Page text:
I am, to be clear, a believer in the power of putting arbitrary constraints on yourself in order to achieve something. It's why I make to-do lists (and write "make to-do list" at the top of the list, for an immediate hit of accomplishment), why I demand a deadline even when writing an evergreen story, and why I agree self-improvement doesn't just manifest itself out of thin air without a little bit of nudge from an app or a calendar or some sort of Black Mirror drone with axes for fingers that literally chases you out of bed to start your morning run.
Tagged With new year’s resolutions
It’s only the second day of 2019, so we’re guessing you might have made a few resolutions for the new year. Tally is an iOS app that helps you keep track of all those lofty promises you made yourself in a drunken stupor.
I know, I know. You don’t even want to make resolutions for yourself let alone with your kids. If you approach it the right way, though, and when your kids are at the best ages (5-12 years old seems to be the sweet spot for starting this), you can set them up for good goal-setting habits in the future.
You folks all rocked 2018, so I can’t wait to hear what’s next. Are you going to run more? Lift more? Eat better?
In 2017, for the first time in my life, I actually stuck to a resolution. What's more, I'd failed at the same resolution -- to make a budget and stick to it -- for many previous years. Now, if you think there's something shameful in a grown person not being able to handle her finances, you're right!
Everyone wants to hijack your January. Most people want you to stop drinking for the month, on the premise you’ve been overdoing it over the holidays and need to dry out. Others think it’s time to go vegan. I’m sure someone you know is trying to convince you to go to hot yoga every day of January to sweat out “the toxins”. I am usually opposed to all forms of New Year’s resolutions; Lifehacker’s devoted to making changes every day of the year. But one resolution I’m looking forward to anxiously is my tradition of a Spend-Free January. Hear me out.
The start of a new year is, of course, the perfect time for a fresh start. There's the metaphorical power, plus the numerical ease of counting days and months of success from Jan 1. But balanced against the celebratory excess and indulgence of the holiday season, New Year's resolutions can, sadly, tend towards abstinence.
Bright and beautiful fruits. Hearty whole grains. Vitamin packed vegetables in the most delicious of sauces. Are you ready for this? Here are some of our best tips, tricks, and advice on eating healthy.
Just as important as setting New Year's resolutions is figuring out how we reach them, and not getting so bogged down in work that we forget to take care of ourselves. On the podcast Call Your Girlfriend, hosted by the journalist Ann Friedman and Aminatou Sow, co-founder of Tech Lady Mafia, human rights technologist Sabrina Hersi Issa advises scheduling a Personal Inventory Day each month as a way to regularly take stock of where your time is going.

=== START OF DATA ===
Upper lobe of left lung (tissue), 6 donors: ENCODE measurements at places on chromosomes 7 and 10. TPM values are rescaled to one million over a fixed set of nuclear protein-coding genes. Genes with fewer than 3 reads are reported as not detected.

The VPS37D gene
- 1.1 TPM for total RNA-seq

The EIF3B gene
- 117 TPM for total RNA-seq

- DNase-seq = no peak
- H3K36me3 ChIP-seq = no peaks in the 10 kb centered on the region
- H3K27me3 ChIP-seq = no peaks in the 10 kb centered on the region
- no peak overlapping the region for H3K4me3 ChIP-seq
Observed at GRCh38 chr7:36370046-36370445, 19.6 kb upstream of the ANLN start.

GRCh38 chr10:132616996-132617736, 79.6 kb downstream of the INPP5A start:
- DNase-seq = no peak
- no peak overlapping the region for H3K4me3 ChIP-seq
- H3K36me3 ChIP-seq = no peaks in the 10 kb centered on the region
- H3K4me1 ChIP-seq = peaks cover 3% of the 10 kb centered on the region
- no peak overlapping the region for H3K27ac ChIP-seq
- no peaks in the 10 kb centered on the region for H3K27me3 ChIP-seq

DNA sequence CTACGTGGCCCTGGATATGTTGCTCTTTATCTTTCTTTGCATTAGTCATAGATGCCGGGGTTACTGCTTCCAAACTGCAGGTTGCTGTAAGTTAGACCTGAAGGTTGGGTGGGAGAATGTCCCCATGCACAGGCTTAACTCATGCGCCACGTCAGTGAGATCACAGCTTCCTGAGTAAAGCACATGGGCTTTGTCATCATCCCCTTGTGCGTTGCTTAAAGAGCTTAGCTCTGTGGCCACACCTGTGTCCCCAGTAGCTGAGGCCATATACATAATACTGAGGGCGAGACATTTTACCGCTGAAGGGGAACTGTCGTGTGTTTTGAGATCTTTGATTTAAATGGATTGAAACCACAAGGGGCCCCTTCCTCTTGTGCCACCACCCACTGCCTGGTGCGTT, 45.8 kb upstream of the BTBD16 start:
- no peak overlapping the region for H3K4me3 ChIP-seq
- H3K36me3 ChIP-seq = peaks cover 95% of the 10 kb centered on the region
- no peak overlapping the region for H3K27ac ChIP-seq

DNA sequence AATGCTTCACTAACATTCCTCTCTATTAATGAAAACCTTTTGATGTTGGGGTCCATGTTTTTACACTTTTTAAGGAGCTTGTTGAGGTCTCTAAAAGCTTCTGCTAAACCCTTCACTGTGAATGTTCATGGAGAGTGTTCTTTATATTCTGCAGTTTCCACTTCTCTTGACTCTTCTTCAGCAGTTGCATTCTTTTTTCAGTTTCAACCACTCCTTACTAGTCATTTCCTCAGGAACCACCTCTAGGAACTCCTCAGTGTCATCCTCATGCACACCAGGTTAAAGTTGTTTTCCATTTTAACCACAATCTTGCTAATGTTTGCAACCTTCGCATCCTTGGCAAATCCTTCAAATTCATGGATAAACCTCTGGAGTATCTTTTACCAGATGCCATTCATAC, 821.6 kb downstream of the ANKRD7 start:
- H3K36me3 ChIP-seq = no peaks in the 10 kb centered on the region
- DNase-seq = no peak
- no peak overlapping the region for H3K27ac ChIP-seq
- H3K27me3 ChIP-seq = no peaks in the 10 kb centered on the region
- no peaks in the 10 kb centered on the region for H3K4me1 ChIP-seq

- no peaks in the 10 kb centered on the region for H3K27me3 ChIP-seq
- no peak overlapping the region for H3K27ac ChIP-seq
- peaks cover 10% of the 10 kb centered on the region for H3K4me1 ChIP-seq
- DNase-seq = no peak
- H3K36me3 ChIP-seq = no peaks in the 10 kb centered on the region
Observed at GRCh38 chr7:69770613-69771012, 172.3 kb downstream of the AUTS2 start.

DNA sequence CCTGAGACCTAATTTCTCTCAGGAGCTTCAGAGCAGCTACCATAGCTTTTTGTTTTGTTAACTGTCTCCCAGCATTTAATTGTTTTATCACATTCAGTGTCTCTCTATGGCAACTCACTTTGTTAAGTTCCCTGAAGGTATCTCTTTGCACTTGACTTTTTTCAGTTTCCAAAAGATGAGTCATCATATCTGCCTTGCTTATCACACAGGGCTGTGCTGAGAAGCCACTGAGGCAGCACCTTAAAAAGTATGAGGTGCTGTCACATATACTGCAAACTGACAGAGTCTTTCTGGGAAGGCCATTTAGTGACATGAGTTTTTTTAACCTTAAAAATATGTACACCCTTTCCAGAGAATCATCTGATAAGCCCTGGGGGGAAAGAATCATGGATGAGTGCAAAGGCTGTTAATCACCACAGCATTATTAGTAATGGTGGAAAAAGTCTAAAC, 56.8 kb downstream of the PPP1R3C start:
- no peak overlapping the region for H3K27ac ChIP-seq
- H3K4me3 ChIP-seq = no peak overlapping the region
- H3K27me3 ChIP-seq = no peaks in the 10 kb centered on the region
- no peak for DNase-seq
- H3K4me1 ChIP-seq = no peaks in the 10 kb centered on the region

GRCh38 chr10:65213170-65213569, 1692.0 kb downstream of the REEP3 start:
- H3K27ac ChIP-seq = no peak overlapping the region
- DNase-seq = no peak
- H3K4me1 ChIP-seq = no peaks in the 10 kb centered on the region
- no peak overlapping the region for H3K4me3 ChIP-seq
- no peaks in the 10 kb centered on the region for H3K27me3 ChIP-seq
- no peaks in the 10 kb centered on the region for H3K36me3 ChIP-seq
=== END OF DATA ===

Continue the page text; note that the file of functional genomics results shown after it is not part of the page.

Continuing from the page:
I don't know about you, but I've heard a lot of people say that they want to quit some particularly addictive aspect of modern technology in 2018. Maybe you want to delete Candy Crush from your phone once and for all. Maybe you only want to check Twitter once a day. Maybe you want to stop hate-reading a feed or forum, maybe you want to quit Instagram-stalking your ex and maybe you just want to spend more time interacting with something besides a screen.
New Year's resolutions are usually centred around a big aspirational goal: I'll work out every day, I'll write a book, I'll never eat junk food. But most of us fail at our resolutions. One problem is that we're setting our goals too high. If you want to reach a huge goal, first you have to set a small one.
January 1, 2018 is no different than December 31, 2017. You probably woke up with big plans to "really make some changes this year," but you know what? It's not going to work. Why? Because you've already decided that waiting until the new year to become the new and improved you is the right course of action.
"Self-improvement" is a tricky framework for resolutions. We take the phrase for granted, but what is it really saying? That changing a lifestyle habit improves your very self? That implies moral value to your choices, labelling some habits intrinsically "good" and others "bad". This ends up at the idea that your lifestyle choices affect your inherent worth and value as a person. And honestly, that sucks.